Video Game Thoughts: Age of Empires Online

Age of Empires Online was a 2011 massively multiplayer online real-time strategy game by Robot Entertainment and Gas Powered Games for the PC. The original developer of the Age of Empire games was Ensemble Studios. While I loved Age of Empires II (and had heard good things about the first game), Age of Empires III went in a direction I disliked. After many years with no sign of Age of Empires IV, I assumed others felt the same. The third game didn’t sell well enough, so the company was closed. However, there was secretly another project going on. Ensemble Studios was closed down but several members went on to create Robot Entertainment. What better way to startup a company then to continue a tried and true franchise? They eventually went off to make their own games with Gas Powered Games coming in to finish the game and release it.

What started out as Age of Empires IV, eventually became Age of Empires Online. Their aim was to return to the same great gameplay of Age of Empires II but add several forms of progression. There were the normal campaign story levels, but there were now other things to strive for as well. Each type of unit had a slot for a weapon and an armor piece, so players could slowly upgrade their units to make them more powerful. The player’s empire would gain levels from completing missions. Players got points from these levels that players could spend towards unlocking new buildings or tech upgrades for future missions.

By the time this game came out, I knew that real-time strategy wasn’t my favorite type of game. After completing the campaign, I didn’t like playing much multiplayer because it was becoming too fast for me. These extra progression features would allow me to stay interested in playing even if I wasn’t improving my skill level anymore. I didn’t have to worry about winning if I still got these extra rewards just for playing. That was my hope for the game.

When the game came out, I loved going through missions, leveling up, and upgrading my empire. Unfortunately, as I got further into the game, the missions started to become too difficult. Even though they were single player, I still needed to play at the top of my game to complete them. The developers didn’t go with the modern design philosophy, which is to include a difficulty setting. This way players like myself could still complete all the missions, just with fewer rewards. Instead, the developers continually added harder and harder content to the game. They never went back to add a way to make missions easier for slower players.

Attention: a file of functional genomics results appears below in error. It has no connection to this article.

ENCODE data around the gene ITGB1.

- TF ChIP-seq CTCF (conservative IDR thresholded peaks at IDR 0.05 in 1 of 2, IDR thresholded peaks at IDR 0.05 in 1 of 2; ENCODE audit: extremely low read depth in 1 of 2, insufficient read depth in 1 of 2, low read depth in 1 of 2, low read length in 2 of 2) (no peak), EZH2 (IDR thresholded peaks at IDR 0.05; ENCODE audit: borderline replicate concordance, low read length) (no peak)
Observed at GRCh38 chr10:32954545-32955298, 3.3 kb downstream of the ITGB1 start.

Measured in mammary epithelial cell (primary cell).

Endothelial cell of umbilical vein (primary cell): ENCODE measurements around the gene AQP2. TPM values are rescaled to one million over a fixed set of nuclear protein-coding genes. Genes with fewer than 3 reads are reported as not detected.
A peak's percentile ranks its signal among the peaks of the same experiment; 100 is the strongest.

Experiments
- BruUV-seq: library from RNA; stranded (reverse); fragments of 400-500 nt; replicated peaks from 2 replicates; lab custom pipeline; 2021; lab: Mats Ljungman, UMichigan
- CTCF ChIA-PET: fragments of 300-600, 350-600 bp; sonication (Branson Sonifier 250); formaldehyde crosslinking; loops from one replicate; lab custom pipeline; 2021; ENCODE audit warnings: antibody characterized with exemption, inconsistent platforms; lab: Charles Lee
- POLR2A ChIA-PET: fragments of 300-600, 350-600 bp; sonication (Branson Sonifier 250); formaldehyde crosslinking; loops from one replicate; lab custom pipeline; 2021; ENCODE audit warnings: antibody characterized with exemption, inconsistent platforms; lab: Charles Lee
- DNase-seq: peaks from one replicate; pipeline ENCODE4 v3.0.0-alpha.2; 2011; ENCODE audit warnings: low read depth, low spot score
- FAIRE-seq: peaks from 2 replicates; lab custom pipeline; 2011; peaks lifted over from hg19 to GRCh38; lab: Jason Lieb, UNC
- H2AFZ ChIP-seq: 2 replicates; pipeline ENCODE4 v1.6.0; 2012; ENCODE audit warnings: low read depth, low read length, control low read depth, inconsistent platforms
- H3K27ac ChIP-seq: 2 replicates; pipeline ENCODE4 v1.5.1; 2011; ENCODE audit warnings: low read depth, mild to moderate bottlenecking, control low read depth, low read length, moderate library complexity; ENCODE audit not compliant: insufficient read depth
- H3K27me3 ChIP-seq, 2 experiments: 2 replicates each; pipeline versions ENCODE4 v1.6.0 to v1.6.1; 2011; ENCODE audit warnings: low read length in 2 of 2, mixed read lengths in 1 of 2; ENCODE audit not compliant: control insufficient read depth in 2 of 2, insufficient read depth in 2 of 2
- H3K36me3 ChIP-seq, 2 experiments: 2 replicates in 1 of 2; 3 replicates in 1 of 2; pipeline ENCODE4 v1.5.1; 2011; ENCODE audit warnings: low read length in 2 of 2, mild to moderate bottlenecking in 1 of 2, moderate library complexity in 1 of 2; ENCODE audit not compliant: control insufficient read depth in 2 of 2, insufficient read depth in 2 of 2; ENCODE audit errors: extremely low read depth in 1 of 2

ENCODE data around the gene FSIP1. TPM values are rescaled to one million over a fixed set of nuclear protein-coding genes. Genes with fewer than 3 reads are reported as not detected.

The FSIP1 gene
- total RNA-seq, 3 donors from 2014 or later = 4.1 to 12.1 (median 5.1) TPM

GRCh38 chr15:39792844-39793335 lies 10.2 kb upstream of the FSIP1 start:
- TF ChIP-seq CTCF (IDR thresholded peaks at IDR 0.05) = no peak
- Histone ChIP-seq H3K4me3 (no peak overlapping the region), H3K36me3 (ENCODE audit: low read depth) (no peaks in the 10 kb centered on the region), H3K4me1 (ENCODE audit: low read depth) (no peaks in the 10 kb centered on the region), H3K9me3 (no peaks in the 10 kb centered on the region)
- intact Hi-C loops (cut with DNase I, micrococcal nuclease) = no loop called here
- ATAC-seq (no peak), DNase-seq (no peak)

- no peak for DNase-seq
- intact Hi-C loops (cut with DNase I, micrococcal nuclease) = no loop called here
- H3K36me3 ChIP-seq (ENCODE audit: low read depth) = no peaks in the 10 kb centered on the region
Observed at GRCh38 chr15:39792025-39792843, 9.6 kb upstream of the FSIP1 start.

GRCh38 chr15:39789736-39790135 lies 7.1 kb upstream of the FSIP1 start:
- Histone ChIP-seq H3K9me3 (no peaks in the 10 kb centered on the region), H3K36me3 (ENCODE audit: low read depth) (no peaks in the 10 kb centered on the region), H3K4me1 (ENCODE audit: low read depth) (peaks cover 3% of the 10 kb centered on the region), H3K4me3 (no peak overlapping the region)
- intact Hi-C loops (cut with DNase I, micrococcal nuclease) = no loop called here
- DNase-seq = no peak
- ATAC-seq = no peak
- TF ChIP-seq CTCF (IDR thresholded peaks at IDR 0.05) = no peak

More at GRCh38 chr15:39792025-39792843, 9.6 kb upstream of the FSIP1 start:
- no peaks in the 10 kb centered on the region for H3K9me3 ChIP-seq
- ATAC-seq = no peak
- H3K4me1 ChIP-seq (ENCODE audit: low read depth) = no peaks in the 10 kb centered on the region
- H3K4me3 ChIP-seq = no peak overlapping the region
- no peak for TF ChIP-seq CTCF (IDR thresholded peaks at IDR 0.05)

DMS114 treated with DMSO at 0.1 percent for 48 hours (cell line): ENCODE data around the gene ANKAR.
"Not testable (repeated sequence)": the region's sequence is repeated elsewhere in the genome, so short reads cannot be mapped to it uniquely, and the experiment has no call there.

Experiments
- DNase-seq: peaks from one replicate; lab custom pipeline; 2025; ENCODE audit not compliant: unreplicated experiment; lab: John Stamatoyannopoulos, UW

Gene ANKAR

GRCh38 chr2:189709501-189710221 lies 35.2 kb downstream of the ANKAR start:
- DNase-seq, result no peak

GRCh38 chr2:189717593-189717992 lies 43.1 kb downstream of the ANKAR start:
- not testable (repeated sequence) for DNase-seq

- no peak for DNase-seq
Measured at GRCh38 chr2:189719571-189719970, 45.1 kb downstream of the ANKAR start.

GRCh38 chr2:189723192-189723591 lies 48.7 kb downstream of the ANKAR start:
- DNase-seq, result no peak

I did really like building up my empire, but eventually my progression was stopped. I could not get any more upgrades without finishing tougher missions. I know I could have gotten further if I really wanted to work hard at it, but I had no interest in doing that in a video game. I do that enough for work, not in my free time.

I still think many concepts of the game were great ideas, but it probably would have been better as a single player game. Multiplayer could be included, like the previous games, for online skirmishes between human players, but all these new game mechanics needed to be really tested in a single player setting. All they had to do was include a proper difficulty setting to the game. Lower skilled players like myself would take longer to get all the upgrades, but we’d still eventually get there. Highly skilled players could just focus on multiplayer.

Despite my disappointments with the game, I did get my money’s worth out of the game. The game had a hybrid free-to-play model. Players could do everything in the game, but there were several restrictions that would slow them down or make the game harder. I really enjoyed what I saw in the first ten empire levels, so I paid for the full version. Unfortunately, by around level twenty the missions became too tedious for me. Sadly, this may be the last Age of Empires game. Microsoft has only been re-releasing the old games. They are not making any new ones.

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